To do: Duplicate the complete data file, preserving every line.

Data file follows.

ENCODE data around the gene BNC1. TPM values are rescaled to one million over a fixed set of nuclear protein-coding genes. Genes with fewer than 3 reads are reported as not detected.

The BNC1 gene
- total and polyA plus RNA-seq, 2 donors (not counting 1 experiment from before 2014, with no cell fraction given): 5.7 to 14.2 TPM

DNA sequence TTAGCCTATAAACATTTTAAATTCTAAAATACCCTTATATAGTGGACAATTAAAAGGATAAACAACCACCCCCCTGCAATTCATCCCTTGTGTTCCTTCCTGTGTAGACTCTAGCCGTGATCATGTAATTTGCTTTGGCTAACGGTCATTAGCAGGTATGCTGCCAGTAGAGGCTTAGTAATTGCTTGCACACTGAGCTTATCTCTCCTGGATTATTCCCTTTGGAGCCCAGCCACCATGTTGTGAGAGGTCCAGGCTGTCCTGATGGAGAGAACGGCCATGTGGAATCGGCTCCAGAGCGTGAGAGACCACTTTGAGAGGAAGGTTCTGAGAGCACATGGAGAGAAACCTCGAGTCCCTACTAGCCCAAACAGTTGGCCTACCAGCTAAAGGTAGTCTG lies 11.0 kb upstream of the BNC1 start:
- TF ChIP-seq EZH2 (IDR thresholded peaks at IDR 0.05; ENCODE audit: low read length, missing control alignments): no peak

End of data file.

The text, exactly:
ENCODE data around the gene BNC1. TPM values are rescaled to one million over a fixed set of nuclear protein-coding genes. Genes with fewer than 3 reads are reported as not detected.

The BNC1 gene
- total and polyA plus RNA-seq, 2 donors (not counting 1 experiment from before 2014, with no cell fraction given): 5.7 to 14.2 TPM

DNA sequence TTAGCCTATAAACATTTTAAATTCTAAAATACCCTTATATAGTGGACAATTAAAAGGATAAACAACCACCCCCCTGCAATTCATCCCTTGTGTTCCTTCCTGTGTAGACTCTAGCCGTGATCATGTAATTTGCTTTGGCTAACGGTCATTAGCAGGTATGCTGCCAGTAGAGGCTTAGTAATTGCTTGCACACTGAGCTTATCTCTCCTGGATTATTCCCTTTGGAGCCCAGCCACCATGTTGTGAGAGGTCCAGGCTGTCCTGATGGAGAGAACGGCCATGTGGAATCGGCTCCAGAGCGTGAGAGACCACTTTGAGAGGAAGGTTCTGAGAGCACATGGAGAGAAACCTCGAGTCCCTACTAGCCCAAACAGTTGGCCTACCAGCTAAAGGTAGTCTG lies 11.0 kb upstream of the BNC1 start:
- TF ChIP-seq EZH2 (IDR thresholded peaks at IDR 0.05; ENCODE audit: low read length, missing control alignments): no peak